Energy experts say gas will be, but price is unclear

Energy experts are confident that the Republic of Moldova will not remain without natural gas this year. According to them, the volumes needed by our country are not a problem for Gazprom, while the Russian officials intentionally delay the signing of a contract for the purchase of gas as they want senior decision makers from Moldova to become involved, IPN reports.

According to the experts, this year Moldova is in a more advantageous position as the diversified gas infrastructure enables to make purchases of gas from other states. In the current international conjuncture, the rise in gas tariffs for residential and industrial consumers is inevitable.

“Energy crises were also experienced in 2004, 2009, 2019, but the negotiations then centered on one line. Now the negotiations are held on a number of dimensions, also because we now have gas infrastructure that enables us to have discussions with Romania, Poland. It’s clear that we will have natural gas, but the price of this is not clear,” energy expert Ion Muntean said in the talk show “Moldova Live” on the public TV channel M1.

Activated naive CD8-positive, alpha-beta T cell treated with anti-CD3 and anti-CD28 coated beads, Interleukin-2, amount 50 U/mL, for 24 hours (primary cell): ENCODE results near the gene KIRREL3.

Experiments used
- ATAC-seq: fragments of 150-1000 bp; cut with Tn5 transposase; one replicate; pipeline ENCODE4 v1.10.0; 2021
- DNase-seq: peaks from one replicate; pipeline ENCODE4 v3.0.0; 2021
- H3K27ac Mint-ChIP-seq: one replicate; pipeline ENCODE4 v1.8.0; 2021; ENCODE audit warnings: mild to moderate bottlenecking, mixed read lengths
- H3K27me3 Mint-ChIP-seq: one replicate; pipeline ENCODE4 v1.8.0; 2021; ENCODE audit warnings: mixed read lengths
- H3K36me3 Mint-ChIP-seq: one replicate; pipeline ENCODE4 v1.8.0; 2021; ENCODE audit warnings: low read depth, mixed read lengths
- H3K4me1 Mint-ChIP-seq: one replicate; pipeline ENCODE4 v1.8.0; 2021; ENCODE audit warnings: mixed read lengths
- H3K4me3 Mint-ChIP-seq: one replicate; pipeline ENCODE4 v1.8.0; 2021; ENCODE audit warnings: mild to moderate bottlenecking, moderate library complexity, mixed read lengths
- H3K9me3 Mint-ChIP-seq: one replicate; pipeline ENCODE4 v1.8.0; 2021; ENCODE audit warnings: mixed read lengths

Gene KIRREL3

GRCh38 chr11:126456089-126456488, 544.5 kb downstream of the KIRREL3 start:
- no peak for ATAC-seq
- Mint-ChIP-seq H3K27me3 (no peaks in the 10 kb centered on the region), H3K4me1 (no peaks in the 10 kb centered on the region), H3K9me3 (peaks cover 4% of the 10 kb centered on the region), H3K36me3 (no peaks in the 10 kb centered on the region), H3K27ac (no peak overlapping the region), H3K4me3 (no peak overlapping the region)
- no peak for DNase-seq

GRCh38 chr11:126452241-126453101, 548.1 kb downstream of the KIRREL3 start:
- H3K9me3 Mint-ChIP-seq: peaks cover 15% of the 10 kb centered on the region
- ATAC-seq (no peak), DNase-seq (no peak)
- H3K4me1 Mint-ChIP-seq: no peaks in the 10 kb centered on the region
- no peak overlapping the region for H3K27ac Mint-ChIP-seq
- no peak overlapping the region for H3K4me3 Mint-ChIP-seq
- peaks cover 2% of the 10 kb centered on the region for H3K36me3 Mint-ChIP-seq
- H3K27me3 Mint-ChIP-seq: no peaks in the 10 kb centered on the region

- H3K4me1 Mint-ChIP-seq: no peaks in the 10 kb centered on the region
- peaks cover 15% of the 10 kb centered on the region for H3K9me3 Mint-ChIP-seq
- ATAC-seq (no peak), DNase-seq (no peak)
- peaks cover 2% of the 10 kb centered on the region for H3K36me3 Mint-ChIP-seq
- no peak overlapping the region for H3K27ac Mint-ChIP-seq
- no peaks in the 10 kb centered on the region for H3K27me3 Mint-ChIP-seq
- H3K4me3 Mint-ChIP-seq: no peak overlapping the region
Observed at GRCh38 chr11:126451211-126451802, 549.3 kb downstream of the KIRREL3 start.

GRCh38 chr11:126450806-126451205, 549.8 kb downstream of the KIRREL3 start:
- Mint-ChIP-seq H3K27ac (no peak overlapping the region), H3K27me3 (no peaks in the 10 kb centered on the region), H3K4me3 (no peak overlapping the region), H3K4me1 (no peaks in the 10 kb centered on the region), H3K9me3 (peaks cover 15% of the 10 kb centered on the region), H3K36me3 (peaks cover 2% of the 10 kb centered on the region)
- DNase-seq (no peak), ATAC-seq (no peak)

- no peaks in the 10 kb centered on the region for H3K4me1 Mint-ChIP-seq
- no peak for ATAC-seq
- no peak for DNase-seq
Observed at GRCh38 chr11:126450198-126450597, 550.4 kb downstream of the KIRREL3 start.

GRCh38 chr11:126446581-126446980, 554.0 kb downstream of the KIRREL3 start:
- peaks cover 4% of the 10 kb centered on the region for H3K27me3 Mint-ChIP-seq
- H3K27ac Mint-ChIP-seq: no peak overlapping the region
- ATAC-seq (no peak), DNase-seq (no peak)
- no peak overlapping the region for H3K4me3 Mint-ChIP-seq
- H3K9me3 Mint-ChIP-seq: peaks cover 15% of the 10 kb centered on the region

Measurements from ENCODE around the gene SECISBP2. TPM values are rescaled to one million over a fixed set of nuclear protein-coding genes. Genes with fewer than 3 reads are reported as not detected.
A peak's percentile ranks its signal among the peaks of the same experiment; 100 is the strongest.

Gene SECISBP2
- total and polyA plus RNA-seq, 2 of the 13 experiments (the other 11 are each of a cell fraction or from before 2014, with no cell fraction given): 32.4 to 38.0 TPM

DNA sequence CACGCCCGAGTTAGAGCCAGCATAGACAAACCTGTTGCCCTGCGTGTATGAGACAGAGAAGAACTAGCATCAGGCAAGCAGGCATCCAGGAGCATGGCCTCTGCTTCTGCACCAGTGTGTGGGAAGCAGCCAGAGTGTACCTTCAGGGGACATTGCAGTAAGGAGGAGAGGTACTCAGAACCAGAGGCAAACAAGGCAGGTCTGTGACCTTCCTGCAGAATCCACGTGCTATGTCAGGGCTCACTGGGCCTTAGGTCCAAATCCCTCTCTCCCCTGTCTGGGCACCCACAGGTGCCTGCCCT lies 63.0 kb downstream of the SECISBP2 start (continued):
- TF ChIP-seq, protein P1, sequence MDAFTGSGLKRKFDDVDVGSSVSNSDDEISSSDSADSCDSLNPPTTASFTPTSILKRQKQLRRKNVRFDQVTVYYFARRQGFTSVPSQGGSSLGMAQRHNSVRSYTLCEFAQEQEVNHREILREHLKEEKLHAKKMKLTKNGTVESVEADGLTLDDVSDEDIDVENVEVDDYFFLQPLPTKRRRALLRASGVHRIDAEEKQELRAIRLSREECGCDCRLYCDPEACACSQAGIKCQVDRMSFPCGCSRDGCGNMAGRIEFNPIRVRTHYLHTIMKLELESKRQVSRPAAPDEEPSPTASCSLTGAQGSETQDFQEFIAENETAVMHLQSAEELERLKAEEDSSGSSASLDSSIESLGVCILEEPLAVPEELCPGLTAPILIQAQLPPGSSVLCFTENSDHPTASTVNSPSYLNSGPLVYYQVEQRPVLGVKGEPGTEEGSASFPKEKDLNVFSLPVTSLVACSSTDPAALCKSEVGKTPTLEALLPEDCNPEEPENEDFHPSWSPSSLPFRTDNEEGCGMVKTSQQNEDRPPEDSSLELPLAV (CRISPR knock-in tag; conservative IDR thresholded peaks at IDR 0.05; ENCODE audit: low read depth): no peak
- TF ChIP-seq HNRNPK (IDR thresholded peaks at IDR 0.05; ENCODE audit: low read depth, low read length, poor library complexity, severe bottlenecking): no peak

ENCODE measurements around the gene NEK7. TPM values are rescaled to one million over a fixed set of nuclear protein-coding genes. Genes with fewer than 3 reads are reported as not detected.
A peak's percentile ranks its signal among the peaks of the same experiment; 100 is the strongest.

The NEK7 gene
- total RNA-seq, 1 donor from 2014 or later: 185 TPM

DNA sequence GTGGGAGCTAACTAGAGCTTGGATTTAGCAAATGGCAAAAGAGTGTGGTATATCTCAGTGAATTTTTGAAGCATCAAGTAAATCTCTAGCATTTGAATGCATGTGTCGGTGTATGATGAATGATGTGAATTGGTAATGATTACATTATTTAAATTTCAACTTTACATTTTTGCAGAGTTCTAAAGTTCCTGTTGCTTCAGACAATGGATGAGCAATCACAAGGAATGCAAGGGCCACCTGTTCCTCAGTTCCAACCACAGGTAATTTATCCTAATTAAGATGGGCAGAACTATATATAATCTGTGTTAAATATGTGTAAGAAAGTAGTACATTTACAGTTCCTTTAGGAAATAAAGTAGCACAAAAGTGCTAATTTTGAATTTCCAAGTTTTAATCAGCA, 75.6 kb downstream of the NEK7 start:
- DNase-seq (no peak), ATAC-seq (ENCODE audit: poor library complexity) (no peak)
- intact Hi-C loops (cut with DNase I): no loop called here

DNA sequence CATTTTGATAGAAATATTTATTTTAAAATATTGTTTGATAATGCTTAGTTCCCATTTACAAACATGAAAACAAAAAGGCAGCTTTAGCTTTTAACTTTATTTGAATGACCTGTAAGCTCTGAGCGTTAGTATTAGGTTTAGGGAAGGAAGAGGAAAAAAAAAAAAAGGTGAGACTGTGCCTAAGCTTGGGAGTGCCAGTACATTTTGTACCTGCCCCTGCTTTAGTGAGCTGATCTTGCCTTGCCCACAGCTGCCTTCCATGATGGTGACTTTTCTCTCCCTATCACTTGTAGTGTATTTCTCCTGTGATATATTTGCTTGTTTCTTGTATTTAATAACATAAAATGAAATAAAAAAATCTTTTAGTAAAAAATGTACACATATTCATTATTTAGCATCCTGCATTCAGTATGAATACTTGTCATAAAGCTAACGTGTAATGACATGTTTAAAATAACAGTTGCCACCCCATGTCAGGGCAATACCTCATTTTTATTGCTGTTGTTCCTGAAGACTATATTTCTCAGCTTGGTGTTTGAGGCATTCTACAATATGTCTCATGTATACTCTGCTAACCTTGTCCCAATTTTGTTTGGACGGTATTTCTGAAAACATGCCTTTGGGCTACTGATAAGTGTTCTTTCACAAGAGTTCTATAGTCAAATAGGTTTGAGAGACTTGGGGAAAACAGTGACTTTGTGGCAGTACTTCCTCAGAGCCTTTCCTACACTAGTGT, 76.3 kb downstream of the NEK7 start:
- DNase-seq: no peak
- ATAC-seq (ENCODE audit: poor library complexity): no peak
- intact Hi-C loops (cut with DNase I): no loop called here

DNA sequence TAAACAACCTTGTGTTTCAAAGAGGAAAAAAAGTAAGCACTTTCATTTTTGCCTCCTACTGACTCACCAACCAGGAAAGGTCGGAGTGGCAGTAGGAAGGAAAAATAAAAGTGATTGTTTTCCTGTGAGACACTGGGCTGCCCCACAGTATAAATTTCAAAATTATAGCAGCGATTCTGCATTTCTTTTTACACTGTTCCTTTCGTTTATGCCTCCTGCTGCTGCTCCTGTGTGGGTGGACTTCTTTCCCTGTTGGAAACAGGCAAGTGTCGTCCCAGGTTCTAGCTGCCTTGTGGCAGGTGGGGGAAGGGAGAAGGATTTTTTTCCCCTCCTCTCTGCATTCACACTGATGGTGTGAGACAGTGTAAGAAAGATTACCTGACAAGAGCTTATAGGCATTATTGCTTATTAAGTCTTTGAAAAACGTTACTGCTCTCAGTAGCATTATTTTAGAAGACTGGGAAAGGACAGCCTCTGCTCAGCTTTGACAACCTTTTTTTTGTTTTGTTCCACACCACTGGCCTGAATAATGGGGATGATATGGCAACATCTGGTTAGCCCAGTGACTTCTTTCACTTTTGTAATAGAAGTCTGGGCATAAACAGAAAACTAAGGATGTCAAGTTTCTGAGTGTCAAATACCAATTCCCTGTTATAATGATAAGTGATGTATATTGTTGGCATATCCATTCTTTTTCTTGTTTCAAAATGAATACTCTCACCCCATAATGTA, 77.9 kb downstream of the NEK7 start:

“Gazprom has gas and surely can supply the 30 million cubic meters needed by the Republic of Moldova. Capacity to transport gas via Ukraine exists. Furthermore, since 2011 the Republic of Moldova has paid the average European price of gas. We didn’t enjoy discounts, concessions, preferential treatment. Until now we paid a fair price. The fact that Gazprom refuses to supply particular volume of gas ahead of winter can affect the long-term contracts with this company,” said energy expert Victor Parlicov.

For their part, political commentators consider the current team of Moldovan negotiators only agrees technical aspects of the future contract with Gazprom, but a final decision will be taken when Premier Natalia Gavrilița or President Maia Sandu become involved in the talks.

“A meeting between high-ranking officials hasn’t been yet held. I think they are now discussing the technical conditions, but the Russian side hasn’t yet played all its trump cards and delays these discussions by not offering the necessary quantities of gas. Meanwhile, the Russian side is waiting for the Moldovan officials, primarily President Maia Sandu, to become involved,” said political commentator Corneliu Ciurea.

A nationwide state of alert in the energy sector was declared in Moldova on October 14. Fuel oil from state reserves is now used to produce electricity and heat. The authorities are preparing a mechanism for compensating end users if the gas tariff is raised.

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